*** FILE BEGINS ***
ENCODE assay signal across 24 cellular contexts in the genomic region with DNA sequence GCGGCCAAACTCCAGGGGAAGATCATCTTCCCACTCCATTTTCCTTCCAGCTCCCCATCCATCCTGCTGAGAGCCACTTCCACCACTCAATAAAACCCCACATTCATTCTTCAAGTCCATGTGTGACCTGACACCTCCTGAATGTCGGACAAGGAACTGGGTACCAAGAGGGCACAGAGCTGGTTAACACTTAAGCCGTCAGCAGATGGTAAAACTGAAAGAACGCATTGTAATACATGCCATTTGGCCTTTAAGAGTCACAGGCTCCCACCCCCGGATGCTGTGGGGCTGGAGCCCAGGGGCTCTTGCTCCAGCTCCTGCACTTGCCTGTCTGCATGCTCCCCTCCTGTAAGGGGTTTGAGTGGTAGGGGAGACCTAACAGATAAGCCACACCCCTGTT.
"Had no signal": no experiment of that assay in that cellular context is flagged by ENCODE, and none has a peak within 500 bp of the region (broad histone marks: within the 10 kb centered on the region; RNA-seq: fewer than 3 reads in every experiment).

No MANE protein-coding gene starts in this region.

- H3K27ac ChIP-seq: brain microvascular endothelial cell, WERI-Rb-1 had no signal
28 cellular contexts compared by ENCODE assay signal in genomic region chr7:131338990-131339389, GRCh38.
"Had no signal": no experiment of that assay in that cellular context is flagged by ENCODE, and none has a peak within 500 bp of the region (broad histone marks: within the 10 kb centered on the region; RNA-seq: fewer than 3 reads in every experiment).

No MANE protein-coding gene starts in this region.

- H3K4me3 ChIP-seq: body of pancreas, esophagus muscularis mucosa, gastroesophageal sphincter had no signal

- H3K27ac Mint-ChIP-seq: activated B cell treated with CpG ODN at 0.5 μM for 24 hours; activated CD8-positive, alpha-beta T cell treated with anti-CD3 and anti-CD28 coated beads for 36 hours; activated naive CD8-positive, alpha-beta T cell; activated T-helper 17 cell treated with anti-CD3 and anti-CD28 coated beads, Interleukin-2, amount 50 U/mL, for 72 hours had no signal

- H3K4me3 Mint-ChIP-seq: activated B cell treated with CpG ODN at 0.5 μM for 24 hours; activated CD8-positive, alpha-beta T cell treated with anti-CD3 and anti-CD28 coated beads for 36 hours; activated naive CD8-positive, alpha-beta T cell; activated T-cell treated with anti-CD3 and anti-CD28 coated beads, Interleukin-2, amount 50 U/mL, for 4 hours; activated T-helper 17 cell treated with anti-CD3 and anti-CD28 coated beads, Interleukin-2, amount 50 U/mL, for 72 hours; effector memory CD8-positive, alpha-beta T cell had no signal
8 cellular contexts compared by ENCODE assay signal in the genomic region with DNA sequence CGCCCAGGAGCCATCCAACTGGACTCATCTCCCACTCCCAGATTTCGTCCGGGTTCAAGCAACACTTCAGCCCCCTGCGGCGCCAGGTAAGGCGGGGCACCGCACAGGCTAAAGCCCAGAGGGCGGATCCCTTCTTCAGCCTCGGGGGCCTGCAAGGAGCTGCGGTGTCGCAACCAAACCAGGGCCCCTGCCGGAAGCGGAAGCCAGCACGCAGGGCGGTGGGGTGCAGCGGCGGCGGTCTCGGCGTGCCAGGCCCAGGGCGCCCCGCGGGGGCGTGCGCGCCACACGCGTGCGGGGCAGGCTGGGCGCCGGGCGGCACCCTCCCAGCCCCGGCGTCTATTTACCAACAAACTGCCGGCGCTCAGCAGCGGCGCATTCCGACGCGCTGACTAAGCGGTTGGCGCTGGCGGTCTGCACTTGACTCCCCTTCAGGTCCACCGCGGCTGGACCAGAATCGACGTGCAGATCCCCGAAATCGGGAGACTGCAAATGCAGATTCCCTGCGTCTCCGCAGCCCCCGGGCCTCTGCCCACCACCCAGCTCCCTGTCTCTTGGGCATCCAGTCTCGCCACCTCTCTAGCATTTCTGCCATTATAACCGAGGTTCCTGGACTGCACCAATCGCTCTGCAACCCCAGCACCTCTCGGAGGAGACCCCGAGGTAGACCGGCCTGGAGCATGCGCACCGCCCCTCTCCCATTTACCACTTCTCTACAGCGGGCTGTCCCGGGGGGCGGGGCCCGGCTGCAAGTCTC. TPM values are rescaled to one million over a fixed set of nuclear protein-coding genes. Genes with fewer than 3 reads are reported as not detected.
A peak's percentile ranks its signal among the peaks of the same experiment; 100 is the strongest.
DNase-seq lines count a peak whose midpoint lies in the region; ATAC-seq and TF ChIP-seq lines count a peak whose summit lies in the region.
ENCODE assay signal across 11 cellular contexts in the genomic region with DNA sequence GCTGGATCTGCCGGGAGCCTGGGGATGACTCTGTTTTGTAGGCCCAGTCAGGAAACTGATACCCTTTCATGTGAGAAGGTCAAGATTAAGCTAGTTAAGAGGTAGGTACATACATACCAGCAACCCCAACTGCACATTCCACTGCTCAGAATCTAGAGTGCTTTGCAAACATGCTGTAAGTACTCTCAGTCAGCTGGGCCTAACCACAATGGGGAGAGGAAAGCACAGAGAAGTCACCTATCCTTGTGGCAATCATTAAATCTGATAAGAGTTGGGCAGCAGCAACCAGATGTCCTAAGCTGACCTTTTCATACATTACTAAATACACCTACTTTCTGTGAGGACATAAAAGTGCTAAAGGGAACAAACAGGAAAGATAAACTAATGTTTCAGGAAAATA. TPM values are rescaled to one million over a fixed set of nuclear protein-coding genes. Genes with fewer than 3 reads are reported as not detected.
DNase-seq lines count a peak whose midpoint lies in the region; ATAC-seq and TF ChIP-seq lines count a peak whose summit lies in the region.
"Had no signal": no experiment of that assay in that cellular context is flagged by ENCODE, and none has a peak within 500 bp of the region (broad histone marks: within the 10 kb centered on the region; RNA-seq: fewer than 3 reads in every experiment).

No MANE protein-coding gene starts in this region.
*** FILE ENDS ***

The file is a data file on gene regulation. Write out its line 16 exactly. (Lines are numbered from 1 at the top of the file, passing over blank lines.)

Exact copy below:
"Had no signal": no experiment of that assay in that cellular context is flagged by ENCODE, and none has a peak within 500 bp of the region (broad histone marks: within the 10 kb centered on the region; RNA-seq: fewer than 3 reads in every experiment).